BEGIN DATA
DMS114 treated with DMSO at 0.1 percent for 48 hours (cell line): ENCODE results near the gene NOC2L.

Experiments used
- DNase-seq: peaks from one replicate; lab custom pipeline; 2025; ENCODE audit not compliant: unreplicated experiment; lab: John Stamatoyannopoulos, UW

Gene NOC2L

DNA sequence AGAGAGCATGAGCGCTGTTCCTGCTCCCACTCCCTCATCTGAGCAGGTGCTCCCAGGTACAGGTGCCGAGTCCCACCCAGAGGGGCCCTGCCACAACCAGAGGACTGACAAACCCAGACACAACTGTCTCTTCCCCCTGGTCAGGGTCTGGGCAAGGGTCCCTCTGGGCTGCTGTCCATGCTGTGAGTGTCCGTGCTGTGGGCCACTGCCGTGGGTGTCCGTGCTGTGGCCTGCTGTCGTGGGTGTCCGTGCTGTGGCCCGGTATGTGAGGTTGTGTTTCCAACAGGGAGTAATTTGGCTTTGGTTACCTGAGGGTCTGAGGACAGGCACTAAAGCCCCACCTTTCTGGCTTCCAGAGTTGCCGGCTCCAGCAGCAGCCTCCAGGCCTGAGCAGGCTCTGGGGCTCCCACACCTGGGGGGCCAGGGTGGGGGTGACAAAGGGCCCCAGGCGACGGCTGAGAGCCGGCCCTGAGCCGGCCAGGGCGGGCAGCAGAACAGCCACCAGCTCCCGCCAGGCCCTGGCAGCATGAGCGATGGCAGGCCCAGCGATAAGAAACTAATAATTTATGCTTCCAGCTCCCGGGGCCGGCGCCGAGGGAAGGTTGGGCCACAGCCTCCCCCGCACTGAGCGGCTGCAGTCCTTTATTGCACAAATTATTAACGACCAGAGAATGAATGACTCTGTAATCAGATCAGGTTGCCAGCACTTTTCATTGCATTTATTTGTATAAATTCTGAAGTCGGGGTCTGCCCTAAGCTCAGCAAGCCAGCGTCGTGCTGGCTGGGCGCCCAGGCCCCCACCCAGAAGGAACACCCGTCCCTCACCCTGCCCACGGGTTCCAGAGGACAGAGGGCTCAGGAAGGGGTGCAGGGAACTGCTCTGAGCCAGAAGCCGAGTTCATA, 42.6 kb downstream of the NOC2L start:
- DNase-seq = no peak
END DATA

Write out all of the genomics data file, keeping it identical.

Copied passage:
DMS114 treated with DMSO at 0.1 percent for 48 hours (cell line): ENCODE results near the gene NOC2L.

Experiments used
- DNase-seq: peaks from one replicate; lab custom pipeline; 2025; ENCODE audit not compliant: unreplicated experiment; lab: John Stamatoyannopoulos, UW

Gene NOC2L

DNA sequence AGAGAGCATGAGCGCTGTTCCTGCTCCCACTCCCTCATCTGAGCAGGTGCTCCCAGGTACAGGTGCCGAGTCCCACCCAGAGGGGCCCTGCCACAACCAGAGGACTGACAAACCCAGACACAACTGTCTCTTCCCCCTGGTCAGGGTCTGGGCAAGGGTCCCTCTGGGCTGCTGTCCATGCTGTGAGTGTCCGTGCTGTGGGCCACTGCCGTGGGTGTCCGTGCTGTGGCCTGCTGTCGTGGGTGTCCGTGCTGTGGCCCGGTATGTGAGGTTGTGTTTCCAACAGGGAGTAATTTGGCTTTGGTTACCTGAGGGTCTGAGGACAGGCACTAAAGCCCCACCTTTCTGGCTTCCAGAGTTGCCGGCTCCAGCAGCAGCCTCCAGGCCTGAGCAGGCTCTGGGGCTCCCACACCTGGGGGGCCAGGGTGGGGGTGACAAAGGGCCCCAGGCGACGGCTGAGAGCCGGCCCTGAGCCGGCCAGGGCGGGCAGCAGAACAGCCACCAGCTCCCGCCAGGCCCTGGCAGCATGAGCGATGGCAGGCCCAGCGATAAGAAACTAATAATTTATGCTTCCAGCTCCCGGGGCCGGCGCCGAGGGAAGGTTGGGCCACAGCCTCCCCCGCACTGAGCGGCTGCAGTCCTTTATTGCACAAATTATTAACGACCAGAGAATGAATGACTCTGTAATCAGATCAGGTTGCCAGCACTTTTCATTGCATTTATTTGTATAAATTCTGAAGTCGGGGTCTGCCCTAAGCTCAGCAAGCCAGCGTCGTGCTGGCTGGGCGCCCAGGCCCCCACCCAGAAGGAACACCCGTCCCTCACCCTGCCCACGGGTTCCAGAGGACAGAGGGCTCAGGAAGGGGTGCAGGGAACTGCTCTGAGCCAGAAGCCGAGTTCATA, 42.6 kb downstream of the NOC2L start:
- DNase-seq = no peak